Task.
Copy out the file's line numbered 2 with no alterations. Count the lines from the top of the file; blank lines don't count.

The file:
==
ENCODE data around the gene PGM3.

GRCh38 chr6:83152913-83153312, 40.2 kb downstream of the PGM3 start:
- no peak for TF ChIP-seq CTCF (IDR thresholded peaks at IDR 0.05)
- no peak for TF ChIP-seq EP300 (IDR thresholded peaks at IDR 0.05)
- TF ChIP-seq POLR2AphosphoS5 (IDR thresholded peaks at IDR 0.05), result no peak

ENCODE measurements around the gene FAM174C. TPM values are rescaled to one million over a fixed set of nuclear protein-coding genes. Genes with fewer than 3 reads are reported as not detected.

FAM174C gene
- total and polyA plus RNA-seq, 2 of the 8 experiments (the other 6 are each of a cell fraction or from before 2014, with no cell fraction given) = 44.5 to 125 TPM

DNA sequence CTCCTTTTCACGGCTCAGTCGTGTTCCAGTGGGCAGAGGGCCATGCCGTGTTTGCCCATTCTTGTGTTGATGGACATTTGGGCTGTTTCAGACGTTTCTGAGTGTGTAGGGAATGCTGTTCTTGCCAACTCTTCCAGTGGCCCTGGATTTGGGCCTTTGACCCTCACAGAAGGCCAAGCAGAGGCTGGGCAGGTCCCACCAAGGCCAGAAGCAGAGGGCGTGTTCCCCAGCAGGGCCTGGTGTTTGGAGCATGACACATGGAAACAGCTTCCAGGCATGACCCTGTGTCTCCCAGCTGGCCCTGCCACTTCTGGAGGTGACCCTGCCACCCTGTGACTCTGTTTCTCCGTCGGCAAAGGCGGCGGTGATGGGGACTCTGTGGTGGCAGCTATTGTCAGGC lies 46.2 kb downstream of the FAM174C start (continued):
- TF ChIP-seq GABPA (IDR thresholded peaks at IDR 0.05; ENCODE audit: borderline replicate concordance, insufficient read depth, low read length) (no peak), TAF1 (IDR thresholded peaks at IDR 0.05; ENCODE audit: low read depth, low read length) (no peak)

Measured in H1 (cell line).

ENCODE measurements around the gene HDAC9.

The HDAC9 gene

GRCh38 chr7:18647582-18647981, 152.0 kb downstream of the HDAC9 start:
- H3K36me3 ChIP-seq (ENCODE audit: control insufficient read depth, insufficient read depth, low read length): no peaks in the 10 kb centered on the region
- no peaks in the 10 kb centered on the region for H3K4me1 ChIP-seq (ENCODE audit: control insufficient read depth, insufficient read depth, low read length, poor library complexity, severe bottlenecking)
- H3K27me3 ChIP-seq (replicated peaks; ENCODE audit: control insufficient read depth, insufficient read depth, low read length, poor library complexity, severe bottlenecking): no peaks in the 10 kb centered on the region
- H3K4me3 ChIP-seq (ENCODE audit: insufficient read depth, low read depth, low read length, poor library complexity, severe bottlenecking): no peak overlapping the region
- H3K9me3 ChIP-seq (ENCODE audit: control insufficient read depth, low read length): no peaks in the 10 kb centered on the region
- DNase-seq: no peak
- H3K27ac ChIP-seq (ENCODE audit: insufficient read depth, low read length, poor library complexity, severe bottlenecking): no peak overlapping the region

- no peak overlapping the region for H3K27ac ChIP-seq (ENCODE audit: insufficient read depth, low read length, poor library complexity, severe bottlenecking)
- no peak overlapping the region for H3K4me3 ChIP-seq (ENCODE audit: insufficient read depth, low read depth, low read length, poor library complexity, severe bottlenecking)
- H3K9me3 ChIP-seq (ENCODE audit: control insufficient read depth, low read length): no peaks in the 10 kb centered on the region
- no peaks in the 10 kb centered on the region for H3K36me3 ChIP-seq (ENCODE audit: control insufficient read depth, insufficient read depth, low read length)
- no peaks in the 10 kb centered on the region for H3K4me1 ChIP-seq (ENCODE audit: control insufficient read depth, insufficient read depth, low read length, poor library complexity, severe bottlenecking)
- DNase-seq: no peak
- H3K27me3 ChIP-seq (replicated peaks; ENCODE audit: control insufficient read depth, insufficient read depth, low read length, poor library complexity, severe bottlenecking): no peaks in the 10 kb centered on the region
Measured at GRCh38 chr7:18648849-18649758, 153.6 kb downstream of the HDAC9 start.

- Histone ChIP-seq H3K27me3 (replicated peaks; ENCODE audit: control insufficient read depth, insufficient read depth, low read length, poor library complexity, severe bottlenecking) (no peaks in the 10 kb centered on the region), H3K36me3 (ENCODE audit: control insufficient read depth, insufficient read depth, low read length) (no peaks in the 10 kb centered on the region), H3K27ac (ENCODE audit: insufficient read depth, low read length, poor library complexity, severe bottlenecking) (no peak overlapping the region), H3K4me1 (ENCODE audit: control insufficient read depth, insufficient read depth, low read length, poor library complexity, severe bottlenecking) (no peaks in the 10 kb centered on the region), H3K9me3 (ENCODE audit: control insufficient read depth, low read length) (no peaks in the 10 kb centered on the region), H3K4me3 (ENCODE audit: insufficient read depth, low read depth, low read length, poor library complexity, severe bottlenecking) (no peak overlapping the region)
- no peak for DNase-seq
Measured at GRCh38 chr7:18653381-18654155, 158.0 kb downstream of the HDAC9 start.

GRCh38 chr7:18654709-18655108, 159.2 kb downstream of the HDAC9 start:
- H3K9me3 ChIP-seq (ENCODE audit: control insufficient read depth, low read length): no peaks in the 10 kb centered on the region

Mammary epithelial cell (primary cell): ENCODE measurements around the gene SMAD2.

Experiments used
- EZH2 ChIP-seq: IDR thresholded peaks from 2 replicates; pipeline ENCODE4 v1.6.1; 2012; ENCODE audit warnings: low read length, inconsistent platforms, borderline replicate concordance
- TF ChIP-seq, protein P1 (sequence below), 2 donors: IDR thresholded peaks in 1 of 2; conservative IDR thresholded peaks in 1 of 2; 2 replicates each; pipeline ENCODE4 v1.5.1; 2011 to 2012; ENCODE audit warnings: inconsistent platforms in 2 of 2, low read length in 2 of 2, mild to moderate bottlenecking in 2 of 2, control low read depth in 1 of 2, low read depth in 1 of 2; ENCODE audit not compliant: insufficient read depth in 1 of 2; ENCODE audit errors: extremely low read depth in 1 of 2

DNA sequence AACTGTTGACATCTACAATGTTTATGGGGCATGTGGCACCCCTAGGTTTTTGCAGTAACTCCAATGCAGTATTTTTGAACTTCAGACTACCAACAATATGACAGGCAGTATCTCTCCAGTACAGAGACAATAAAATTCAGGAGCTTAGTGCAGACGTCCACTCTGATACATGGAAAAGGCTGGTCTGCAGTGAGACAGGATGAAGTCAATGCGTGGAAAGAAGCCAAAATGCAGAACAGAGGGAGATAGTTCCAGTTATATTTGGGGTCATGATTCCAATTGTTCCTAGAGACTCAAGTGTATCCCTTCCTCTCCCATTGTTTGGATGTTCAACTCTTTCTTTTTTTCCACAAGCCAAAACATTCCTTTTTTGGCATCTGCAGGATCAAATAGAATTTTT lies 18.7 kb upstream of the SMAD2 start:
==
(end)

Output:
GRCh38 chr6:83152913-83153312, 40.2 kb downstream of the PGM3 start: